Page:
These calorie breakdowns are just to maintain – not lose – weight. If you’re reading this book, most likely you want to drop some pounds. Experts say that to lose one pound a week, you’ll need about a 500-calorie deficit each day.

Let’s crunch some numbers. As a rule of thumb, that means if you’re a sedentary man over 50, you’ll want to shoot for about 1,600 to 1,800 calories a day and burn at least 100 calories a day with exercise. If you’re a sedentary woman over 50, aim for 1,200 calories a day and burn an extra 100 calories. Keep in mind, these numbers are just an estimate.

Maybe you’re thinking “sedentary” doesn’t describe you. In fact, I considered myself an active person. However, if you sit most the day at work or home – even if you perform normal daily activities like cooking, cleaning, shopping, and taking your dog for an evening walk – you are considered “sedentary.” Since, as a writer, this described me, I had to reluctantly accept that I was in this category.

A moderately active lifestyle refers to working a job that requires you to be on your feet like a nurse, teacher, waitress, or surveyor plus daily physical activity equivalent to walking about 1.5 to 3 miles per day at 3-4 miles per hour. That leisurely evening stroll around the block doesn’t count. I’m talking about a form of exercise that makes you breathe harder and break a sweat for about 30 minutes each day. If that describes your lifestyle, you can adjust your caloric intake accordingly by adding about 200 calories (or more if you are extremely active) to your diet each day.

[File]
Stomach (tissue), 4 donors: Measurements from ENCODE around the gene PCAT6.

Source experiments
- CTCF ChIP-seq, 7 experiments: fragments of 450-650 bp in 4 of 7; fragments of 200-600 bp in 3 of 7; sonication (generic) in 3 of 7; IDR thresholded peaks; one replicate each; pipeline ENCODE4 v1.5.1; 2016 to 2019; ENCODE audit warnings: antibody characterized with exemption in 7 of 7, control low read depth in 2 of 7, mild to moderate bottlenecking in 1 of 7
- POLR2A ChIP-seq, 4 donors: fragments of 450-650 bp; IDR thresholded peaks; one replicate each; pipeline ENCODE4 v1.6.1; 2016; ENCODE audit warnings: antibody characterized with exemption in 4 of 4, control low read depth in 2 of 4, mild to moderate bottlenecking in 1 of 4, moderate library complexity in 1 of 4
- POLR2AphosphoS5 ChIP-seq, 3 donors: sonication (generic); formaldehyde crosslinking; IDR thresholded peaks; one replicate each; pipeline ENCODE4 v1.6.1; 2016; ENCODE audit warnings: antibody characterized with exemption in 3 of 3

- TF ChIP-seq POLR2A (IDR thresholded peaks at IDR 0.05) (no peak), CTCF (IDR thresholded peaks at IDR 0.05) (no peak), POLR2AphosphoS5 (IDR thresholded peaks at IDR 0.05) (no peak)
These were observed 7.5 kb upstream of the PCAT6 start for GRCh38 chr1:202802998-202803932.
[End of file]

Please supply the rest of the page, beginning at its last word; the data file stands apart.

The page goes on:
Since these numbers can vary, a little experimentation will help you determine the exact number of calories you can consume and still lose weight.

Most experts caution against eating less than 1,200 calories a day for a woman and 1,600 calories for a man. Doing so can decrease muscle mass and lower your metabolic rate as well as cause malnutrition.

Small Changes Can Reduce Calories

Before you get discouraged, eliminating 500 calories a day isn’t as hard as it sounds. The right diet, which I’ll address in the next chapter, can help you do so. However, even making a few small changes in your diet and lifestyle alone can make a big difference.

Here are just a few examples:

  • Drink an iced tea instead of a 12-ounce can of soda and switch a large serving of French fries for a side salad and you’ll save more than 500 calories.
  • Ask your waiter to box up half your meal before it gets to the table and you’ll save 750 calories on average, according to a new study. Or simply share an entrée when eating out. Researchers found that a typical meal at an American, Italian, or Chinese restaurant contains about 1,500 calories—far more than anyone needs at one meal.